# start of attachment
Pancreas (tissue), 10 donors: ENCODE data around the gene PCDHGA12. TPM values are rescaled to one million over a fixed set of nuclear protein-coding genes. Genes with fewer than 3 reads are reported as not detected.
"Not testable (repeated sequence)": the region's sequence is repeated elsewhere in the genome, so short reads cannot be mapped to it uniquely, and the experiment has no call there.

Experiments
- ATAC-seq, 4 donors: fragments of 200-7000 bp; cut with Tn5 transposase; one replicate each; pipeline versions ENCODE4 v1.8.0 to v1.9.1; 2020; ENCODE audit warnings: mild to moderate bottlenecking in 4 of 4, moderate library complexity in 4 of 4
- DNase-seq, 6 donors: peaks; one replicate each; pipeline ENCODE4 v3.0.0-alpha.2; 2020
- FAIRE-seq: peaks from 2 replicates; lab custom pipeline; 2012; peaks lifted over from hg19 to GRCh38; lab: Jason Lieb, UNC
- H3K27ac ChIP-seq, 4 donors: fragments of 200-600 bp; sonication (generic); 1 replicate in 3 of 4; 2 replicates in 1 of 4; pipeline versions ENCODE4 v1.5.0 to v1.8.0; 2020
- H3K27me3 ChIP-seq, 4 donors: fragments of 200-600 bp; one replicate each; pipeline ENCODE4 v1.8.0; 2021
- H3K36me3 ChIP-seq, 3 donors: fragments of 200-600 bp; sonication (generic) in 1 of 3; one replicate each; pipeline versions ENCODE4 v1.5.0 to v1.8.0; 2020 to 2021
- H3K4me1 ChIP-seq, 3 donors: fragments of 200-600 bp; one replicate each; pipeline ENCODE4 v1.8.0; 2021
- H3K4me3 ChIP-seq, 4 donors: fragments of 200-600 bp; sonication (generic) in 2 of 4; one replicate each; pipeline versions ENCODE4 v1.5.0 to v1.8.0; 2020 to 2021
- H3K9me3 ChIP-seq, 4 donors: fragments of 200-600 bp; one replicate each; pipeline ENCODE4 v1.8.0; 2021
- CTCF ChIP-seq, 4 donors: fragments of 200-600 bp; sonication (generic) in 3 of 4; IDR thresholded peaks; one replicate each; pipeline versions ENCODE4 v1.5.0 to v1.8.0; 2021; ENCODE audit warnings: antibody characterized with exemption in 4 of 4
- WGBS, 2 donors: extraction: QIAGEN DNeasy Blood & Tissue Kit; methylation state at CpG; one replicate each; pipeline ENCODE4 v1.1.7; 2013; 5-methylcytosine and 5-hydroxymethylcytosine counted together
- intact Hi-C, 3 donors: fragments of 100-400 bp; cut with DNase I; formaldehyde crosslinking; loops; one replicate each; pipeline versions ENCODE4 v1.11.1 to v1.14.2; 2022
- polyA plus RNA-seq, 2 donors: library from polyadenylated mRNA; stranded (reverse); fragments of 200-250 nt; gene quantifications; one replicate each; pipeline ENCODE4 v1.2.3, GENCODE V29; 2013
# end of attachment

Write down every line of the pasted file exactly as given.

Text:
Pancreas (tissue), 10 donors: ENCODE data around the gene PCDHGA12. TPM values are rescaled to one million over a fixed set of nuclear protein-coding genes. Genes with fewer than 3 reads are reported as not detected.
"Not testable (repeated sequence)": the region's sequence is repeated elsewhere in the genome, so short reads cannot be mapped to it uniquely, and the experiment has no call there.

Experiments
- ATAC-seq, 4 donors: fragments of 200-7000 bp; cut with Tn5 transposase; one replicate each; pipeline versions ENCODE4 v1.8.0 to v1.9.1; 2020; ENCODE audit warnings: mild to moderate bottlenecking in 4 of 4, moderate library complexity in 4 of 4
- DNase-seq, 6 donors: peaks; one replicate each; pipeline ENCODE4 v3.0.0-alpha.2; 2020
- FAIRE-seq: peaks from 2 replicates; lab custom pipeline; 2012; peaks lifted over from hg19 to GRCh38; lab: Jason Lieb, UNC
- H3K27ac ChIP-seq, 4 donors: fragments of 200-600 bp; sonication (generic); 1 replicate in 3 of 4; 2 replicates in 1 of 4; pipeline versions ENCODE4 v1.5.0 to v1.8.0; 2020
- H3K27me3 ChIP-seq, 4 donors: fragments of 200-600 bp; one replicate each; pipeline ENCODE4 v1.8.0; 2021
- H3K36me3 ChIP-seq, 3 donors: fragments of 200-600 bp; sonication (generic) in 1 of 3; one replicate each; pipeline versions ENCODE4 v1.5.0 to v1.8.0; 2020 to 2021
- H3K4me1 ChIP-seq, 3 donors: fragments of 200-600 bp; one replicate each; pipeline ENCODE4 v1.8.0; 2021
- H3K4me3 ChIP-seq, 4 donors: fragments of 200-600 bp; sonication (generic) in 2 of 4; one replicate each; pipeline versions ENCODE4 v1.5.0 to v1.8.0; 2020 to 2021
- H3K9me3 ChIP-seq, 4 donors: fragments of 200-600 bp; one replicate each; pipeline ENCODE4 v1.8.0; 2021
- CTCF ChIP-seq, 4 donors: fragments of 200-600 bp; sonication (generic) in 3 of 4; IDR thresholded peaks; one replicate each; pipeline versions ENCODE4 v1.5.0 to v1.8.0; 2021; ENCODE audit warnings: antibody characterized with exemption in 4 of 4
- WGBS, 2 donors: extraction: QIAGEN DNeasy Blood & Tissue Kit; methylation state at CpG; one replicate each; pipeline ENCODE4 v1.1.7; 2013; 5-methylcytosine and 5-hydroxymethylcytosine counted together
- intact Hi-C, 3 donors: fragments of 100-400 bp; cut with DNase I; formaldehyde crosslinking; loops; one replicate each; pipeline versions ENCODE4 v1.11.1 to v1.14.2; 2022
- polyA plus RNA-seq, 2 donors: library from polyadenylated mRNA; stranded (reverse); fragments of 200-250 nt; gene quantifications; one replicate each; pipeline ENCODE4 v1.2.3, GENCODE V29; 2013